Each time an artist sets to work a new world is created. It’s a world created in the artist’s own image, with a timeline and aesthetic rules. This is all the more true of “self taught” artists who are less concerned with precedent and instead work within their own internally constructed framework. And this is where the magic happens. The pieces in “Microcosmic” allow a peek into some of these specially constructed worlds. Although these artists work independently from each other, there are hints of points where these worlds playfully collide.
Dawline-Jane Oni-Eseleh is an Oakland, based artist visual and teaching artist. Her work explores history, identity and the creation of a visual narrative. A lover of materials and process, Dawline-Jane uses a range of media including relief print making, pen and ink, photo transfer and encaustic. Her work has been exhibited internationally, across the United States, and was recently featured in an article about artist activists in Teen Vogue. Oni-Eseleh is currently a Print Public Artist in residence at Kala Art Institute in Berkeley and has taught classes and workshops at NIAD Art Center.
Although she was the subject of a solo exhibition at the Art Center, this is the first exhibition Dawline-Jane Oni-Eseleh has organized at NIAD.
Here And Somewhere Else
Here And Somewhere Else is a collection of new cyanotype prints by Emily Gui. Historically, this photographic process was used to copy architectural drawings, giving these plans the name “blue-print”. With a focus on homes and domestic space, the artist uses this process to blur the line between truth and fantasy through collage. This year for the first time, Gui travelled to Sweden, where her family has ancestral roots. In Here And Somewhere Else, she investigates the idea of “home” in another country with a sense of openness. Gui uses her collection of photos as a means to look inward and consider what it means to feel connected to a place that you have never been. Through the search itself, the artist re-builds her own fantasy structures and seeks to dismantle and reimagine the idea of “home.”
Emily Gui is an experimental printmaker and mixed-media artist living in San Francisco. She works primarily in cyanotype, an early photographic process that is sensitive to sunlight and produces shades of blue. Her work often pushes the boundaries of traditional printmaking techniques by layering and combining materials and processes. She has exhibited in galleries throughout New York and the Bay Area. This spring she travelled to Maui, HI and Jönköping Sweden for artist residencies and to teach workshops in printmaking. Emily has been an artist-in-residence at Kala Arts Institute since 2015 where she teaches silkscreen and cyanotype. She also teaches at the UC Berkeley Art Studio and for the Continuing Education Department at City College of San Francisco. More information at www.emilygui.com.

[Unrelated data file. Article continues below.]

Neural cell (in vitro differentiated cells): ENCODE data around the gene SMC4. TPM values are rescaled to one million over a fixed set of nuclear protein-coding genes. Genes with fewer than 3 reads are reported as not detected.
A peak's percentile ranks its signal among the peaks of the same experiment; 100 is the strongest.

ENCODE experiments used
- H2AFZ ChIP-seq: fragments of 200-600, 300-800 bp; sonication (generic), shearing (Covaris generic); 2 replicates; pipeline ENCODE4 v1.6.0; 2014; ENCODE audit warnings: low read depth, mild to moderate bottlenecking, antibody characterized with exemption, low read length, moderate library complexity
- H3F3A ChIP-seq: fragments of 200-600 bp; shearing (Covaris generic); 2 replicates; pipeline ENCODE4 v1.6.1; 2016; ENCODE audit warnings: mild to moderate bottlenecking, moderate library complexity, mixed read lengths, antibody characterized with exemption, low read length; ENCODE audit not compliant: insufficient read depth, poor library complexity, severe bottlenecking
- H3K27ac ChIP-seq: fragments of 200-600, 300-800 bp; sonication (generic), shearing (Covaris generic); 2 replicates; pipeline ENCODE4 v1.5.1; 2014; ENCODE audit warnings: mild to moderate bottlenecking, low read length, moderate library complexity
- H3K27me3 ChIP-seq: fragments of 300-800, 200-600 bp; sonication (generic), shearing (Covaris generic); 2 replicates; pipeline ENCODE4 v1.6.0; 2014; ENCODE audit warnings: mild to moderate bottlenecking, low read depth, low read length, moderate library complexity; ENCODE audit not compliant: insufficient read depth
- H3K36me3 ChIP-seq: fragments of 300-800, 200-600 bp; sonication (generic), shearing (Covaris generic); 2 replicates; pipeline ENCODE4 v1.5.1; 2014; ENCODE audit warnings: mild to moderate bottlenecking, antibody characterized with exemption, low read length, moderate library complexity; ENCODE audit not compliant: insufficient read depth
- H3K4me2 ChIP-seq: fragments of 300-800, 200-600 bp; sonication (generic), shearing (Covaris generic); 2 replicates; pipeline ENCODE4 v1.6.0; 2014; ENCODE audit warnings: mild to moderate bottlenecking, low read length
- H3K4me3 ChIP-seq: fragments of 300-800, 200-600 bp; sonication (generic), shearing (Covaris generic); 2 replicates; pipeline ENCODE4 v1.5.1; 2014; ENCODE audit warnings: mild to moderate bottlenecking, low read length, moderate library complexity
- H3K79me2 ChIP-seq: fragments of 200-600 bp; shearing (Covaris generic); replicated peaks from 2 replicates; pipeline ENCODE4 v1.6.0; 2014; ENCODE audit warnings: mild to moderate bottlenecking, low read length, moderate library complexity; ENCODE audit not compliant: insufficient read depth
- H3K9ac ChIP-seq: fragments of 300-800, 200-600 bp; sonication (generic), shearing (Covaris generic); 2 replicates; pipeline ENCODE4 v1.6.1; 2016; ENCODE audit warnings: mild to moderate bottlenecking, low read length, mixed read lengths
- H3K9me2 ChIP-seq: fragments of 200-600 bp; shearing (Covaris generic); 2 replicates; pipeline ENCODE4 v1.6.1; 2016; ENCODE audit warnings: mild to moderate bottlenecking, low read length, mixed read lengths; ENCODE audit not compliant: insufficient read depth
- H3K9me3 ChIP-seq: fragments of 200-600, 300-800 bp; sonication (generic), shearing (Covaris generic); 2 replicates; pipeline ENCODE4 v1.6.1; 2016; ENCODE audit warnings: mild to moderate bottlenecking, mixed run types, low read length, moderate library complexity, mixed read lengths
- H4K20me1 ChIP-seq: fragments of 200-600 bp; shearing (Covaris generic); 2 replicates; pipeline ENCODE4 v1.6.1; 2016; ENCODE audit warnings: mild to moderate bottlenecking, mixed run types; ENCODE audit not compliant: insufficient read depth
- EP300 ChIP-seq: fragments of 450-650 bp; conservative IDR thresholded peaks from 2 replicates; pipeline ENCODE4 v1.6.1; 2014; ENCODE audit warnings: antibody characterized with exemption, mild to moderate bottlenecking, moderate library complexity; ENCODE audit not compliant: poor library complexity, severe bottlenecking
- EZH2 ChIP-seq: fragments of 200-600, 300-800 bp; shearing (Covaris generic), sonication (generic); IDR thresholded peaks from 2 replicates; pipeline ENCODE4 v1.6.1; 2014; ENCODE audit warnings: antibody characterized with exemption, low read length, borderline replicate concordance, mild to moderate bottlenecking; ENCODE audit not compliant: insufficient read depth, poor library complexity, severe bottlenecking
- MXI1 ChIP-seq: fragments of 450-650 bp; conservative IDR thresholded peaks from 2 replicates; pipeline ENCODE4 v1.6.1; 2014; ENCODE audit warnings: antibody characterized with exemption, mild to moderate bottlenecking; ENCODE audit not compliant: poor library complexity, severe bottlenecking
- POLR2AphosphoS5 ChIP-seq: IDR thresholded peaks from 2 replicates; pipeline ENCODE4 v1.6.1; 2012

This is the first exhibition of Emily Gui’s work at NIAD.
You may know NIAD artist Susan Wise for her amazing biomorphic baskets, undulating vessels made of numerous colors and strengths of twines. Recently, Susan has turned her attention to the platter as a form, crafting colorfully vibrating discs of varying sizes. We’re pleased to show some of her new efforts.
This is Susan Wise’s second solo exhibition at NIAD Art Center.
Featuring about a dozen freestanding and wall sculptures, NIAD is delighted to present work from Richmond artist Bruce Freedman. Freedman’s often lyrical and intimate pieces are created intuitively. The choice of material used varies based on the sensitivity and interest of the moment. The artist considers the pieces to be tone poems or roadsigns that remind the viewer of the inherent relationships embedded in all of life.
Bruce Freedman graduated from Sonoma State College (currently Sonoma State University) where he studied both art and psychology. He has worked as a tile and stone contractor in the Bay Area for over 25 years all the while making art. After many years of painting he is currently making sculptures using stone, steel, wire, concrete, wood (both lumber and tree branches), and foam—to name but a few materials. He actively collects “odds and ends” that he finds on the street, construction sites and in natural settings so as to be ready. More information at brucefreedman.net.
This is the first exhibition of Bruce Freedman’s work at NIAD.